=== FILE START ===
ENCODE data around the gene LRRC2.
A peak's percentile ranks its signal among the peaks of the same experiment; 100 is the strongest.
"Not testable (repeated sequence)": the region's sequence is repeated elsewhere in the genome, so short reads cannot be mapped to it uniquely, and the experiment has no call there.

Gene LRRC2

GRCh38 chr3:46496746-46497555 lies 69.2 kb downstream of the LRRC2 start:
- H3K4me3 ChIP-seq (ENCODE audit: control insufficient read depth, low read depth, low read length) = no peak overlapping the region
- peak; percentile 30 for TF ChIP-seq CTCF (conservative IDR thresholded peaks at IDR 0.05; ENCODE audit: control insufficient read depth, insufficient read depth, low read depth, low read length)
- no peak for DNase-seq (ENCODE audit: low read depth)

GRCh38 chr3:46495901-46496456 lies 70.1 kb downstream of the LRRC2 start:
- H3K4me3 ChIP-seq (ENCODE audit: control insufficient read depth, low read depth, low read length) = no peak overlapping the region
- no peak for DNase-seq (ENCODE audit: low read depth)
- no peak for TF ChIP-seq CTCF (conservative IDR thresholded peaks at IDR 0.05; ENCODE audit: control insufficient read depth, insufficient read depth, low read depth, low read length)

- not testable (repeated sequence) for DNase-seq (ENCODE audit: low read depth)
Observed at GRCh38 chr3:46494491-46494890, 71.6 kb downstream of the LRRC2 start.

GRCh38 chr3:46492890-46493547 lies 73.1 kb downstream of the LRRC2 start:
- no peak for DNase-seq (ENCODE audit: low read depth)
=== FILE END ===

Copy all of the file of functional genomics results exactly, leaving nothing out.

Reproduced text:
ENCODE data around the gene LRRC2.
A peak's percentile ranks its signal among the peaks of the same experiment; 100 is the strongest.
"Not testable (repeated sequence)": the region's sequence is repeated elsewhere in the genome, so short reads cannot be mapped to it uniquely, and the experiment has no call there.

Gene LRRC2

GRCh38 chr3:46496746-46497555 lies 69.2 kb downstream of the LRRC2 start:
- H3K4me3 ChIP-seq (ENCODE audit: control insufficient read depth, low read depth, low read length) = no peak overlapping the region
- peak; percentile 30 for TF ChIP-seq CTCF (conservative IDR thresholded peaks at IDR 0.05; ENCODE audit: control insufficient read depth, insufficient read depth, low read depth, low read length)
- no peak for DNase-seq (ENCODE audit: low read depth)

GRCh38 chr3:46495901-46496456 lies 70.1 kb downstream of the LRRC2 start:
- H3K4me3 ChIP-seq (ENCODE audit: control insufficient read depth, low read depth, low read length) = no peak overlapping the region
- no peak for DNase-seq (ENCODE audit: low read depth)
- no peak for TF ChIP-seq CTCF (conservative IDR thresholded peaks at IDR 0.05; ENCODE audit: control insufficient read depth, insufficient read depth, low read depth, low read length)

- not testable (repeated sequence) for DNase-seq (ENCODE audit: low read depth)
Observed at GRCh38 chr3:46494491-46494890, 71.6 kb downstream of the LRRC2 start.

GRCh38 chr3:46492890-46493547 lies 73.1 kb downstream of the LRRC2 start:
- no peak for DNase-seq (ENCODE audit: low read depth)